Things I Like About Canada
But there are a bunch of things I like. Here are a few:
1) Butcher shops in the malls! Also, greengrocers. And bakeries. This seems to me to exemplify Canada's felicitous blend of United Statesian and European sensibilities. There are malls, yeah, with department stores and food courts and gigantuous parking lots and the like. BUT the malls are also part market High Street, so after you finish buying your office supplies and eating your sushi and getting your glasses adjusted, you can pick up some chicken legs for dinner, and an onion, and a couple loaves of cheap day-old bakery bread, all at different, small, relatively charming (for a mall) storefronts, without setting foot in the overpriced mega-supermarket up the street. And without going outside and slogging through the rain, either. I have seen this at a couple different malls, so it's not just an anomaly at the one near our house.
2) Generous, standardized maternity leave. Now, obviously, this comes too late to benefit our family directly. But from my professional vantage point, I can see how it benefits society as a whole. Having a categorical one-year mostly-paid maternity leave means that most new moms take a year off, period. This opens up their jobs for a year for, say, new professionals in the field (like my colleague whose first library job was a maternity-leave post some years ago), and also means that social services and suchlike can be planned with the assumption that most babies up to one year old will be home with a parent.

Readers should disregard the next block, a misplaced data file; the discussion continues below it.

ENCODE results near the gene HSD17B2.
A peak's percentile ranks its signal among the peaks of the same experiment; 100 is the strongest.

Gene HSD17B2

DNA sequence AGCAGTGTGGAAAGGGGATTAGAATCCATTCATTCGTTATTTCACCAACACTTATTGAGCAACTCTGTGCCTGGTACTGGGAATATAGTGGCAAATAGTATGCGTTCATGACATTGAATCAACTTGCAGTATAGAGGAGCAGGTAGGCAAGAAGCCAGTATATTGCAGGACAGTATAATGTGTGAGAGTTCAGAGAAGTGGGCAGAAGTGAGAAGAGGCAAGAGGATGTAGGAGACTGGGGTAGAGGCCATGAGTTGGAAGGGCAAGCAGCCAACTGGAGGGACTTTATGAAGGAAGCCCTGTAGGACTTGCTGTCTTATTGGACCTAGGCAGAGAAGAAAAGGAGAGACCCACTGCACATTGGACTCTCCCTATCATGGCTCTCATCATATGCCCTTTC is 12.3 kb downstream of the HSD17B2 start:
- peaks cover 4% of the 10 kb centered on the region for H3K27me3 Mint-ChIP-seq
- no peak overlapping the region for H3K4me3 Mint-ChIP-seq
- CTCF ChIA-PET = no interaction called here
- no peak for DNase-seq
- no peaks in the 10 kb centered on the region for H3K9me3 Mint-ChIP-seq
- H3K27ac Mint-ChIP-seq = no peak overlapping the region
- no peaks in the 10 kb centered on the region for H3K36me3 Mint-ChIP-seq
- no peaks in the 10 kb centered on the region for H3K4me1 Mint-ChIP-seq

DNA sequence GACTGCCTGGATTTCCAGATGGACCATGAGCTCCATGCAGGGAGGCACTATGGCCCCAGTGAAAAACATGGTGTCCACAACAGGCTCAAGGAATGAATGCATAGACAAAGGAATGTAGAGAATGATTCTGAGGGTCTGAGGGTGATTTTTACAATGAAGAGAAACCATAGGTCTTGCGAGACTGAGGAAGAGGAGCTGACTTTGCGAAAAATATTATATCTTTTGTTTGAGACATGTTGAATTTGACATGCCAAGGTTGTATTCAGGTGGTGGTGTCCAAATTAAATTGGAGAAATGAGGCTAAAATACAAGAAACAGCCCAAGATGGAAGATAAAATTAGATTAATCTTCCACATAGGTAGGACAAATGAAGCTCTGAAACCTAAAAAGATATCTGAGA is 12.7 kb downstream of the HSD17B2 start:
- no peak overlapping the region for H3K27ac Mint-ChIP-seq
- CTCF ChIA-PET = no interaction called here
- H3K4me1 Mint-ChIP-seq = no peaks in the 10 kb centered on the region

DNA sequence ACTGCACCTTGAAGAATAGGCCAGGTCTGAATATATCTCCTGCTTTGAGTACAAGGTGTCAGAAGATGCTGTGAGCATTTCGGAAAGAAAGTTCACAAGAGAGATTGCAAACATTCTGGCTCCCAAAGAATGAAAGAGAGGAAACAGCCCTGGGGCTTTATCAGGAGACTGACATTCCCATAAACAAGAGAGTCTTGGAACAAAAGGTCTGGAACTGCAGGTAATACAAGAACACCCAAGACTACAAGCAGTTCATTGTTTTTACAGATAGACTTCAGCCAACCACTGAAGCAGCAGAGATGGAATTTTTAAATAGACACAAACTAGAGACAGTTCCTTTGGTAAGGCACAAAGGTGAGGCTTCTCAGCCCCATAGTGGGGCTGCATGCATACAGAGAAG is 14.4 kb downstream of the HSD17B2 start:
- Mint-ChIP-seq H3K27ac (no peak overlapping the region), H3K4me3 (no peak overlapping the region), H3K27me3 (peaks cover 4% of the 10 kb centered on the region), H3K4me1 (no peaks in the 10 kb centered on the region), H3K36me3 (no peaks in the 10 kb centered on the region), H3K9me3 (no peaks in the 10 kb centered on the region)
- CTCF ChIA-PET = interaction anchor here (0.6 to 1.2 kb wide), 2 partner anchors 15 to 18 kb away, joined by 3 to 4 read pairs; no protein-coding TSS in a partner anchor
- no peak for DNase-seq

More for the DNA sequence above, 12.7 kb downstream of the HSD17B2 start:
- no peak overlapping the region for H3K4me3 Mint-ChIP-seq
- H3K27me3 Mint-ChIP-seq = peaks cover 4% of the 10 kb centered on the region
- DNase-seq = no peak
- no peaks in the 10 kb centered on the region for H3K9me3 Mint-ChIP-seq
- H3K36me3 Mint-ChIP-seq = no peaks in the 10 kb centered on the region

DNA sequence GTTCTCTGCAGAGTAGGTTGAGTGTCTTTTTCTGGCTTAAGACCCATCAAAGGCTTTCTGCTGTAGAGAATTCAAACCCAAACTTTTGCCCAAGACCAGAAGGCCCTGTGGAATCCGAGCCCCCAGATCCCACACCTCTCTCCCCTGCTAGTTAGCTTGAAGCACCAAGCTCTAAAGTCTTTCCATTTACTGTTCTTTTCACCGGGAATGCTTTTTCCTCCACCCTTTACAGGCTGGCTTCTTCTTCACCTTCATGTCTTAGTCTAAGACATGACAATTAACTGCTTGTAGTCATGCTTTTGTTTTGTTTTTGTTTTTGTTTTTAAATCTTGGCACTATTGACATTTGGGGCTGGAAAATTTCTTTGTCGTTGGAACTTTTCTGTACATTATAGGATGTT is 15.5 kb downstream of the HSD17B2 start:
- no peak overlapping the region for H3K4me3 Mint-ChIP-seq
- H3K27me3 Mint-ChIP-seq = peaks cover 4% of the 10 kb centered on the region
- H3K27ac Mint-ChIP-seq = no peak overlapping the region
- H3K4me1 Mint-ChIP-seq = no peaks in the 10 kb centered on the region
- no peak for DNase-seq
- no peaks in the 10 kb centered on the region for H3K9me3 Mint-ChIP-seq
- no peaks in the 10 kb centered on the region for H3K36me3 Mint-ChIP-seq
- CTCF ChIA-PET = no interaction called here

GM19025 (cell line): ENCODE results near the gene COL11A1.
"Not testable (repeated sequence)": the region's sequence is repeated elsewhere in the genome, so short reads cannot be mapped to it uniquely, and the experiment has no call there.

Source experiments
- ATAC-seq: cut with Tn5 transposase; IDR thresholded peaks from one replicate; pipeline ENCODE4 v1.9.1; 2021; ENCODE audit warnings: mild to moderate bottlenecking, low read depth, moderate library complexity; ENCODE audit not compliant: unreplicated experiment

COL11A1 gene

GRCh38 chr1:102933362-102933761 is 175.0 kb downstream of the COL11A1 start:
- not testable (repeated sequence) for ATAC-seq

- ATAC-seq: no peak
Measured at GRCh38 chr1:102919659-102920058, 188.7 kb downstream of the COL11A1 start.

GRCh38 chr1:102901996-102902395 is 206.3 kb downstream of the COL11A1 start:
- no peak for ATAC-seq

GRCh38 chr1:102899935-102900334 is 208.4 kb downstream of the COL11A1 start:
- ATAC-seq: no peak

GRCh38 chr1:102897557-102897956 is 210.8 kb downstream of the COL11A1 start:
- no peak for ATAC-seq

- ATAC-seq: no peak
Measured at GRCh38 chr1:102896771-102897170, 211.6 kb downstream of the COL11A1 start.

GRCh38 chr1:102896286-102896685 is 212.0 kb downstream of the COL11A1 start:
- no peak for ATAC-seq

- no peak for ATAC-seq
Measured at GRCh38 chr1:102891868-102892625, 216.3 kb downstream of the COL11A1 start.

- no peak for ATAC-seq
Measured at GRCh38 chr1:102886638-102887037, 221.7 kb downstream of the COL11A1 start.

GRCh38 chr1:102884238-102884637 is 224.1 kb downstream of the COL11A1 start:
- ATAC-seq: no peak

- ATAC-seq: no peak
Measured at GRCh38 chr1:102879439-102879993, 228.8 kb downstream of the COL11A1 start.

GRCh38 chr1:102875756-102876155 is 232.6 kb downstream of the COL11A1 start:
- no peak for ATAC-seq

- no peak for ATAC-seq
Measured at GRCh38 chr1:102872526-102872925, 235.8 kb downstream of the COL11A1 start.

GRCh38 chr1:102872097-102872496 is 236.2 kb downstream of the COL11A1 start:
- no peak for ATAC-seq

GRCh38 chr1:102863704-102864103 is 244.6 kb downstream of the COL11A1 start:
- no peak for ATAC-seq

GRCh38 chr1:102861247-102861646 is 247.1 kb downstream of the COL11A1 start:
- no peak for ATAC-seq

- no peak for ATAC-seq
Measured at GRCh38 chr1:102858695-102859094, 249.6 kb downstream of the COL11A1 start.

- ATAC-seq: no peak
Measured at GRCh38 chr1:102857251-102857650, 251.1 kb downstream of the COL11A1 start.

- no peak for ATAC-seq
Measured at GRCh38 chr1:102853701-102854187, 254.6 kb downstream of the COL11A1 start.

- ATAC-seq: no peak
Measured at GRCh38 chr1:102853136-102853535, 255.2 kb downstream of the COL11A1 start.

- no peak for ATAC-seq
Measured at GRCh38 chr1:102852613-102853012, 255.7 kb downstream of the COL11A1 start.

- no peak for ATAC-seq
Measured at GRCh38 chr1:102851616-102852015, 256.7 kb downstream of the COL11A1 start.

Here's an example: part of my job involves co-leading a weekly baby storytime, as well as another one for toddlers. When a group of us were planning out these story times last month, someone pointed out that some of the toddlers would be coming with nannies (I'm working in a pretty affluent area). "And the babies," I said, without thinking. "Oh, well," my boss shrugged, "Most of them will be with their moms, on mat. leave." It struck me as so different from the States, where some babies are in childcare centers, some with nannies, some in makeshift care arrangements with relatives, some home with their moms for a few weeks, or a few months, some with both parents in exhausting shift-work arrangements so they can cover the baby care and the bills. Of course, there are older kids in all those situations. But for that crucial and labour-intensive first year, you can pretty much count on knowing where the babies are and who's with them.
3) The money is pretty and comes in different colours. And because there are one- and two-dollar coins instead of one-dollar bills, you can think you're just walking around with a pocket full of change and yet still turn out to have a substantial amount of cash on you.
4) The Canadian spellings of words like "labour" and "colour" and "honour" are really starting to grow on me. Even though my computer doesn't recognize them and wants to let me know that I'm making spelling errors.
And now, to bed.